Outbreaks of animal diseases are well documented throughout modern history. Major outbreaks have damaging consequences for animal welfare, for the industry and often cause major disruptions in food supply, especially within the poultry industry. In order to avoid these consequences, killing methods and techniques have been developed to kill poultry on farm, as well as development dedicated emergency plans, guidelines, procedures to shoulder efforts to reduce and prevent large-scale outbreaks.

Despite all these efforts in the past, outbreaks continue to occur. New, integrated methods for culling and disposal must be developed to combat outbreaks that cannot be mitigated or prevented by vaccination. These methods should be capable of supporting large-scale, quick culling campaigns and cadaver disposals without further spreading of diseases, transfer to humans, or putting a liability on the environment. In the EU, although Regulation 1099/2009 covers culling operations, the present techniques often are not compliant, or are often applied in an improper way.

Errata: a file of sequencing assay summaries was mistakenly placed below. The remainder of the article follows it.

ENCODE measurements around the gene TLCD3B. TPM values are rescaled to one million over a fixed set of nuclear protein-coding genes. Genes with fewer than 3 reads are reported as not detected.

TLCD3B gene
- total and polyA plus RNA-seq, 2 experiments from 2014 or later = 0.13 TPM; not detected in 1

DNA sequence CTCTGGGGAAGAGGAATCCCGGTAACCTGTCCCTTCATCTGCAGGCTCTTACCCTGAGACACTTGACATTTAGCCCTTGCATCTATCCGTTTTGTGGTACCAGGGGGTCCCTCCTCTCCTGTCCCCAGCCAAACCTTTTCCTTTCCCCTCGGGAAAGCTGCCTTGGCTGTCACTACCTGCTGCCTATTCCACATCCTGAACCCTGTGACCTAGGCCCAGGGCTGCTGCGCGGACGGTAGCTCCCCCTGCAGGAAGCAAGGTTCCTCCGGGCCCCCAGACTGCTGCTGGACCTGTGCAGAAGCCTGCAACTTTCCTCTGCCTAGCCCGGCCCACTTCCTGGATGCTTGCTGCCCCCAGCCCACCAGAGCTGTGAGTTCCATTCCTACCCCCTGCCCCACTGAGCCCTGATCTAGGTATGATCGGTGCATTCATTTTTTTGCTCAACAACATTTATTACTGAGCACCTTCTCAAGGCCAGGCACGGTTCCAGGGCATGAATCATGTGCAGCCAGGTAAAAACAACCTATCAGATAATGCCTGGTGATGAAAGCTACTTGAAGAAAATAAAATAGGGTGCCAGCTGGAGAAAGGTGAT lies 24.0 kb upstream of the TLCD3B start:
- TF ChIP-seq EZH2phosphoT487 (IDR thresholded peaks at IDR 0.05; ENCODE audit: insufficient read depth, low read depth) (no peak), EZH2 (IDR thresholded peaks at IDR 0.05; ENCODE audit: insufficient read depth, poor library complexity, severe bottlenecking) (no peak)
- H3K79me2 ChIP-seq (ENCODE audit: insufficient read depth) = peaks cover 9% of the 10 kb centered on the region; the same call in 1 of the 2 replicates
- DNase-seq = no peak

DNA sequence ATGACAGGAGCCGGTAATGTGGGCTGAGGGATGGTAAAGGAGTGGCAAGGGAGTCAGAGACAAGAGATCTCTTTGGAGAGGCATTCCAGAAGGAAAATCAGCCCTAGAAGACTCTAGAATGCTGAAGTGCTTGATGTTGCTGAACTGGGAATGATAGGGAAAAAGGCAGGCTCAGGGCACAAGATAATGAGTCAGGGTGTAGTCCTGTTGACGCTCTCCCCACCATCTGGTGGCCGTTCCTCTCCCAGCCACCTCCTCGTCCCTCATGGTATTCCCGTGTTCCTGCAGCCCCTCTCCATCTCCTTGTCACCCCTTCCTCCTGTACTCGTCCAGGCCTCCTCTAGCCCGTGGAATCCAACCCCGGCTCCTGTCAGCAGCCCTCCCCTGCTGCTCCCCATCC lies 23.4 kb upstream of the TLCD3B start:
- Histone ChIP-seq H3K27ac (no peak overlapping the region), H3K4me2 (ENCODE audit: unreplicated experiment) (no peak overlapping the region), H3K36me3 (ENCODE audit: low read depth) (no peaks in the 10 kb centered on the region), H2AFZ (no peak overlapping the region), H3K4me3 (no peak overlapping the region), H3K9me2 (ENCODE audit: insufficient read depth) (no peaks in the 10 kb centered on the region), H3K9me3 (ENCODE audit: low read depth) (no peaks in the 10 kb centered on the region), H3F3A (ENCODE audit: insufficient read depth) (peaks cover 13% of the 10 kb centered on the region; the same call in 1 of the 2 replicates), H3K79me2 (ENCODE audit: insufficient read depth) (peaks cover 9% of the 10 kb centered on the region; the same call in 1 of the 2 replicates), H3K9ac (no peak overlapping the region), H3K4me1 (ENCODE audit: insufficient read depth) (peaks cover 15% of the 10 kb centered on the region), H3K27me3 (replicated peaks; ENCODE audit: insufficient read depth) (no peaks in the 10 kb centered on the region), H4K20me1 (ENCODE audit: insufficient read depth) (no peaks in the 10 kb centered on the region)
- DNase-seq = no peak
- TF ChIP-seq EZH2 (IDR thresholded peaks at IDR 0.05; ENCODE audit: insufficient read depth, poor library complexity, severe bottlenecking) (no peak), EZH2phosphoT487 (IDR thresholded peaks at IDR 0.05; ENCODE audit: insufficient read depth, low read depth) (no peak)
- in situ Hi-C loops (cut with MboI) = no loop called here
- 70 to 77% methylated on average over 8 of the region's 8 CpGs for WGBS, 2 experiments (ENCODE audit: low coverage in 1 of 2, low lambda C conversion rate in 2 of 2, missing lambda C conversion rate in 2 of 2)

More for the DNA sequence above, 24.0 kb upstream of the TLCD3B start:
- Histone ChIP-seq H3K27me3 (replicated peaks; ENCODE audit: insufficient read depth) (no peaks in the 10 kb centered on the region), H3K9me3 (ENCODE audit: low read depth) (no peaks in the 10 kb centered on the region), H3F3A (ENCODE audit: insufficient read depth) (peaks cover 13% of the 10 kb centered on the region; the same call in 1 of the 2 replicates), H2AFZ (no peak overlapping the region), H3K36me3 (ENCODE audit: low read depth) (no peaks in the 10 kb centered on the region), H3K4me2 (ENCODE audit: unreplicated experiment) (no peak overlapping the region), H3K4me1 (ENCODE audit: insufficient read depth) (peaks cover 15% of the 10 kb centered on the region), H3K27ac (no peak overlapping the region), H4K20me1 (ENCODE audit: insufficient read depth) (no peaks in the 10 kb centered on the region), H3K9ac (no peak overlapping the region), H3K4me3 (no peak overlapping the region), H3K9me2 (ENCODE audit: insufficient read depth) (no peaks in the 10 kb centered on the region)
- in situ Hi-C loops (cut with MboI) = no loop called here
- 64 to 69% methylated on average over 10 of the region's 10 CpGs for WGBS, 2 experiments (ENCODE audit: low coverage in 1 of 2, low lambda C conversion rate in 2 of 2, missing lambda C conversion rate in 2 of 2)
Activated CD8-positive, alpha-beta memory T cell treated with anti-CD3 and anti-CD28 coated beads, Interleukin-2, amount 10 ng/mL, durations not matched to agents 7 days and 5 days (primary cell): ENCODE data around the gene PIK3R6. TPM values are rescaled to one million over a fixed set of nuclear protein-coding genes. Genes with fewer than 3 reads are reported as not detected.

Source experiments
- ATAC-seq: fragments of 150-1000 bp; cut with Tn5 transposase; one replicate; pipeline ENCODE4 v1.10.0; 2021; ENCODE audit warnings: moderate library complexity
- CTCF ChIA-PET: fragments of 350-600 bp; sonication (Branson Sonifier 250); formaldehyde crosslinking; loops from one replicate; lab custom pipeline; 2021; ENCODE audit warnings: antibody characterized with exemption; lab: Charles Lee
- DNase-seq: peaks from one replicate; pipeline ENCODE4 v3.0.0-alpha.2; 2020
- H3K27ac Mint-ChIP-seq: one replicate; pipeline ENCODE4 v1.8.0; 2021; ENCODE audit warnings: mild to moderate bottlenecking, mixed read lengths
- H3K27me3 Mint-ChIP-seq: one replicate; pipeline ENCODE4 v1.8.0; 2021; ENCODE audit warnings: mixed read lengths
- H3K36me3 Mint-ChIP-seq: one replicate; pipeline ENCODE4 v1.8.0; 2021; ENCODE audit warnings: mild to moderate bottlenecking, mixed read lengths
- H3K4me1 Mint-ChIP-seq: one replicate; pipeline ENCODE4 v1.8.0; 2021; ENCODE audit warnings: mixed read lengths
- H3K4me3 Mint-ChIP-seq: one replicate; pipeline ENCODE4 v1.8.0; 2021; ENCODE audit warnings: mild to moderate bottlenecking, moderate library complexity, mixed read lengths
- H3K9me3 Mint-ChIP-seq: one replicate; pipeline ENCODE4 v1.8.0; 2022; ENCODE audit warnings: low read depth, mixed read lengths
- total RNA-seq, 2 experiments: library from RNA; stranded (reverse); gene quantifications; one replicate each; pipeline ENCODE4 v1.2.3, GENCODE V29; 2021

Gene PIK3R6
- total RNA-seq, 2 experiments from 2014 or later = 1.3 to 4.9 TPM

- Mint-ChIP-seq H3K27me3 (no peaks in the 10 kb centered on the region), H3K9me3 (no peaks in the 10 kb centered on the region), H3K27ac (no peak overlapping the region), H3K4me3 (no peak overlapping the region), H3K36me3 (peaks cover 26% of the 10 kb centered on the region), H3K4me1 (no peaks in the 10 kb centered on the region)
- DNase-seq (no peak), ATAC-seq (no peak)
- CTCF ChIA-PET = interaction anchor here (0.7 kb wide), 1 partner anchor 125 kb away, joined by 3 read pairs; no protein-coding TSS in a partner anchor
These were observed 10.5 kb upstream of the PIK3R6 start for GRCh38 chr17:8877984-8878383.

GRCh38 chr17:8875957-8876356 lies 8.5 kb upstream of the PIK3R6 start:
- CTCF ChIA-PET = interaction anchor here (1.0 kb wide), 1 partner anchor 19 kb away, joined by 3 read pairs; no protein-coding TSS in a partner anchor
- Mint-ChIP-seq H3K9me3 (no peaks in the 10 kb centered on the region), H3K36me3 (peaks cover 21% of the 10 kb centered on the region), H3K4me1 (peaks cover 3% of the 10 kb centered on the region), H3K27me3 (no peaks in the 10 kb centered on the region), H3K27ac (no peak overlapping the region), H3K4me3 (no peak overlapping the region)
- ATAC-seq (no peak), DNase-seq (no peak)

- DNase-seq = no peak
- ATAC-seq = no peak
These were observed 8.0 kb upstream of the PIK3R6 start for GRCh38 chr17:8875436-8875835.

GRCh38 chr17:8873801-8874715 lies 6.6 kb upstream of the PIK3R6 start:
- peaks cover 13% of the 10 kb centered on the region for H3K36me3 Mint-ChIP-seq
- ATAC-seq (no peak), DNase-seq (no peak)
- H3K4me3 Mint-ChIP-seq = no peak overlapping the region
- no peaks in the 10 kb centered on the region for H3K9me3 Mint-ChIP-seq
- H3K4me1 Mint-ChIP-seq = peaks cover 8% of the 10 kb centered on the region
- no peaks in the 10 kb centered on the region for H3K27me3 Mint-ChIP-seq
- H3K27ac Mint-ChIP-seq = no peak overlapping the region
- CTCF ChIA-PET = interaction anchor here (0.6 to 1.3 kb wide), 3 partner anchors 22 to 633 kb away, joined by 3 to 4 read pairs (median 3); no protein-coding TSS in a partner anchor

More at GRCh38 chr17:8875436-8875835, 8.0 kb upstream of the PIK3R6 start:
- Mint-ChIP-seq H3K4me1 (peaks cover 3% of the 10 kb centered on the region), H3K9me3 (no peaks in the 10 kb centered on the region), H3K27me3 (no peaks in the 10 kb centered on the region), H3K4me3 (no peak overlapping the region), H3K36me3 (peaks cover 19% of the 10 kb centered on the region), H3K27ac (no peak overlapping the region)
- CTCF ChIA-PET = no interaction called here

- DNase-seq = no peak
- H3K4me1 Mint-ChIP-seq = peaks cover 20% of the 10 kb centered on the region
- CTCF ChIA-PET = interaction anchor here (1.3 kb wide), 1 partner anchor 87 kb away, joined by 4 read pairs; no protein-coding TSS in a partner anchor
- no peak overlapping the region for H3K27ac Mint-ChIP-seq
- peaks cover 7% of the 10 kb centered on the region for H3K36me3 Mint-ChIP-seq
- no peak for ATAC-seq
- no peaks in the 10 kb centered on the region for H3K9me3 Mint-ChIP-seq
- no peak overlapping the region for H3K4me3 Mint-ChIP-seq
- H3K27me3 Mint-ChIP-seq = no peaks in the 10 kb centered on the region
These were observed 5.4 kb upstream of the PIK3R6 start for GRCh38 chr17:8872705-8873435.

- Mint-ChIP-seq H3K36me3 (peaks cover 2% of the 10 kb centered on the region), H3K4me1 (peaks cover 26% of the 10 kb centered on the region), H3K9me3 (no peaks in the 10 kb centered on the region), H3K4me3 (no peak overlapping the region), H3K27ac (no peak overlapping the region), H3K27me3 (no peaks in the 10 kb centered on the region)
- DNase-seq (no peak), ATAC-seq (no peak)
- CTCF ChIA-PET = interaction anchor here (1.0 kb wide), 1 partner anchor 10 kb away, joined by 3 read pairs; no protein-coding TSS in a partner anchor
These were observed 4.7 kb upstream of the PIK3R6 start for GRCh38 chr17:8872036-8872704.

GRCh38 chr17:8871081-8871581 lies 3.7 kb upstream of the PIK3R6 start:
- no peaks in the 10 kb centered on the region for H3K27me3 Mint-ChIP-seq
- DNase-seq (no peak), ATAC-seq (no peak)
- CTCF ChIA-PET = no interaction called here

On March 17, 2014, Dr. Lotta Berg, one of Europe’s leading experts in this field and Swedens’ representative within the European Food Safety Authority EFSA, presented at Neiker Tecnalia in Victoria-Gasteiz (Spain) her vision on emergency response, referring to the EU Directive EU 1099/2009. She covered in her presentation the following subjects:

• Different types of poultry and poultry production
• Reasons for euthanasia
• Large‐scale emergencies
• Contingency planning
• Monitoring animal welfare at on‐farm killing
• Critical points, follow‐up and reporting
• Different methods in practice
• Non‐emergency euthanasia

Dr. Berg concluded in her presentation that the Anoxia technique (N2 gas foam) is applicable for killing poultry on small-, medium- and large-scale poultry operations.

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